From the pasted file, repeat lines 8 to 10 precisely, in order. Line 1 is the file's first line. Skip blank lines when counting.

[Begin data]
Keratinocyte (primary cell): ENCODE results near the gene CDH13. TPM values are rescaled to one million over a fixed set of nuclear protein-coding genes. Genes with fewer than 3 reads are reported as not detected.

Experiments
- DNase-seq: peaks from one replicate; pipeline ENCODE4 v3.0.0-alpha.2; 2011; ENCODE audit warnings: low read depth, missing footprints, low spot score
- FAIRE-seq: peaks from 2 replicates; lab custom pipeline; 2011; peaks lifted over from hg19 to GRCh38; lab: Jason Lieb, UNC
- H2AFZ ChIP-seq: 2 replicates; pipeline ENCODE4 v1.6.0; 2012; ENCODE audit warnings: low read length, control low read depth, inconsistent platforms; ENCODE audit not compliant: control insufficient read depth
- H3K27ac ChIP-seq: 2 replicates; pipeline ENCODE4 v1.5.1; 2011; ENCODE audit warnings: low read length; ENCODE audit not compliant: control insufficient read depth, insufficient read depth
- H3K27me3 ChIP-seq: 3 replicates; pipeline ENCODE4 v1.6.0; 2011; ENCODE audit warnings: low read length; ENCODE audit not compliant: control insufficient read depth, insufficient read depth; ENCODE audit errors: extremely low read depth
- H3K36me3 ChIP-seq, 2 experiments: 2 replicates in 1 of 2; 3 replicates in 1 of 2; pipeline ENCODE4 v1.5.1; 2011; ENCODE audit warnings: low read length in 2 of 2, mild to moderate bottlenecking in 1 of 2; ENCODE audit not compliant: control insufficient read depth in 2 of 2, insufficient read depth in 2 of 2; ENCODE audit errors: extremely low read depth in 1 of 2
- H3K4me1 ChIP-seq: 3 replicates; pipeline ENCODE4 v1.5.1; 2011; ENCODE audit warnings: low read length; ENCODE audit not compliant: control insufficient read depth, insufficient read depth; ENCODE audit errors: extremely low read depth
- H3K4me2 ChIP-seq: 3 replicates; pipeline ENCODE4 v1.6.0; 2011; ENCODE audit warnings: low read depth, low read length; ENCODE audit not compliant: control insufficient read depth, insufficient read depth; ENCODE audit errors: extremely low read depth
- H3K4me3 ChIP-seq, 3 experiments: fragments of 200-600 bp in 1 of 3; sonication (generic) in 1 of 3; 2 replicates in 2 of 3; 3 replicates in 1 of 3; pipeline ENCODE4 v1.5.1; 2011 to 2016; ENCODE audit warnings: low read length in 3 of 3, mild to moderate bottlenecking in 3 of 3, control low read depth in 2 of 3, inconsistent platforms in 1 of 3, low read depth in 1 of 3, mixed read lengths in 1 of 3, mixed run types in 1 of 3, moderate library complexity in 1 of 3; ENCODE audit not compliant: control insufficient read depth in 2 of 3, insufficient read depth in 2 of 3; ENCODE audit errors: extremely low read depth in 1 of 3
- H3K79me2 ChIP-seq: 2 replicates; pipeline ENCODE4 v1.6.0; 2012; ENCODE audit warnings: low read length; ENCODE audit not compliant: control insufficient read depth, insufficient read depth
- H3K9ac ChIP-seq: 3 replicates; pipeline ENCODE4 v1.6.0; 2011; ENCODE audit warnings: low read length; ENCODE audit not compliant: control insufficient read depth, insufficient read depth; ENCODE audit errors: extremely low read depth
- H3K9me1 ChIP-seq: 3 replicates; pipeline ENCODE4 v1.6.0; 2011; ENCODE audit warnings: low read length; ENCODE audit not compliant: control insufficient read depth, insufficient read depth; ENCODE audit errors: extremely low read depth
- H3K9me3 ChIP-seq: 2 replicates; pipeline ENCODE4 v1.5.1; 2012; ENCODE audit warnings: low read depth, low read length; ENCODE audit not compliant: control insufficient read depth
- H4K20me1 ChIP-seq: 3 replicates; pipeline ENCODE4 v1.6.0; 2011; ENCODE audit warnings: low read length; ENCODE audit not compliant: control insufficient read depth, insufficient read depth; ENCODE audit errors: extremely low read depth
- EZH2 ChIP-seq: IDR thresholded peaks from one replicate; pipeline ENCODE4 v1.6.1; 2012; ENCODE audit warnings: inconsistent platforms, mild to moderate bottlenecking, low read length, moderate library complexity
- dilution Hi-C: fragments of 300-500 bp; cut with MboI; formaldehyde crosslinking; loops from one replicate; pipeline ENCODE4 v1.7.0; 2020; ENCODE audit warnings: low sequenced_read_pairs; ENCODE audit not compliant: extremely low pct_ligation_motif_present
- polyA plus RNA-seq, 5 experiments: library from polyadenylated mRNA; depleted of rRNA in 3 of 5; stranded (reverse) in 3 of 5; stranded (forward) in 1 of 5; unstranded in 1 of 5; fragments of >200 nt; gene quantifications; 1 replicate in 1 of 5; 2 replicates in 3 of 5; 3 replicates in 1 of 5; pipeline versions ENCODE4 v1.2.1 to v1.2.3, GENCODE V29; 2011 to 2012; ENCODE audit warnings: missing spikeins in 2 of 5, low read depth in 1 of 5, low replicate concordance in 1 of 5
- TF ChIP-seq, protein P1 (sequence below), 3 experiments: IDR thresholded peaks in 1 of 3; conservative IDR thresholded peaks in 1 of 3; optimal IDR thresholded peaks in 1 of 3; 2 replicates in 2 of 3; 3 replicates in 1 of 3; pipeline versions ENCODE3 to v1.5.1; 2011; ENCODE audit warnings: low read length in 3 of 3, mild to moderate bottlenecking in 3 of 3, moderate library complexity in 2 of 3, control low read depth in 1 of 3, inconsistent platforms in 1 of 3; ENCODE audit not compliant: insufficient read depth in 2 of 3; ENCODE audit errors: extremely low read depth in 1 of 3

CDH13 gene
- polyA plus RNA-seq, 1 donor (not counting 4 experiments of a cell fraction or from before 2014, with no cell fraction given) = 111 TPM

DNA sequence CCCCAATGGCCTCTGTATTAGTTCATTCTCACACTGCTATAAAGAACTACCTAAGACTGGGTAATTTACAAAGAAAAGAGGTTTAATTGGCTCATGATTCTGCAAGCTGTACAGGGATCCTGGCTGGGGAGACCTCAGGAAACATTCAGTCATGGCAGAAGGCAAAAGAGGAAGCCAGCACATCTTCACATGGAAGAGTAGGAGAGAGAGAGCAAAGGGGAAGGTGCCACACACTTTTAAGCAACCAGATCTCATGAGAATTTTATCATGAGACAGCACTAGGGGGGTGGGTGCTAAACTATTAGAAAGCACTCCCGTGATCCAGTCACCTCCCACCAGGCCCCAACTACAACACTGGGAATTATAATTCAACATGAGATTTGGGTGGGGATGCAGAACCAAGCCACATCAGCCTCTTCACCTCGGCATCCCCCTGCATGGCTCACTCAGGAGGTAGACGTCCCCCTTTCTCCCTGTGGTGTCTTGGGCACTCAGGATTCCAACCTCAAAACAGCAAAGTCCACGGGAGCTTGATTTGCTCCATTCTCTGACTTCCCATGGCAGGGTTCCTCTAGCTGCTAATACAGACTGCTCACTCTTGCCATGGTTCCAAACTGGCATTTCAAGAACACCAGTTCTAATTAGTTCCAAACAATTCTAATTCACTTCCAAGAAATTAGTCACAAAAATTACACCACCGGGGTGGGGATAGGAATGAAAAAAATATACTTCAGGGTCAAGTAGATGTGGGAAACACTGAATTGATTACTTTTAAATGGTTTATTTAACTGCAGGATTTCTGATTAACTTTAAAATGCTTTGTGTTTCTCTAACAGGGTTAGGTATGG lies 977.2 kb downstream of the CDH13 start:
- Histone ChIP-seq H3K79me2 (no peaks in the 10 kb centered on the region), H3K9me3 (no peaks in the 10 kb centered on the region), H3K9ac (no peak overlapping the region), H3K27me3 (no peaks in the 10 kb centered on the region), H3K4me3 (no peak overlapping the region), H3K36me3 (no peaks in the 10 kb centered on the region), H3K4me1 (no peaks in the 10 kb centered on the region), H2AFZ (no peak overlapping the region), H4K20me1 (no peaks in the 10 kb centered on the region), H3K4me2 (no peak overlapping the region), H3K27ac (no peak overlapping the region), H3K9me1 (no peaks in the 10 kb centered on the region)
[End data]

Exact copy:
- H3K36me3 ChIP-seq, 2 experiments: 2 replicates in 1 of 2; 3 replicates in 1 of 2; pipeline ENCODE4 v1.5.1; 2011; ENCODE audit warnings: low read length in 2 of 2, mild to moderate bottlenecking in 1 of 2; ENCODE audit not compliant: control insufficient read depth in 2 of 2, insufficient read depth in 2 of 2; ENCODE audit errors: extremely low read depth in 1 of 2
- H3K4me1 ChIP-seq: 3 replicates; pipeline ENCODE4 v1.5.1; 2011; ENCODE audit warnings: low read length; ENCODE audit not compliant: control insufficient read depth, insufficient read depth; ENCODE audit errors: extremely low read depth
- H3K4me2 ChIP-seq: 3 replicates; pipeline ENCODE4 v1.6.0; 2011; ENCODE audit warnings: low read depth, low read length; ENCODE audit not compliant: control insufficient read depth, insufficient read depth; ENCODE audit errors: extremely low read depth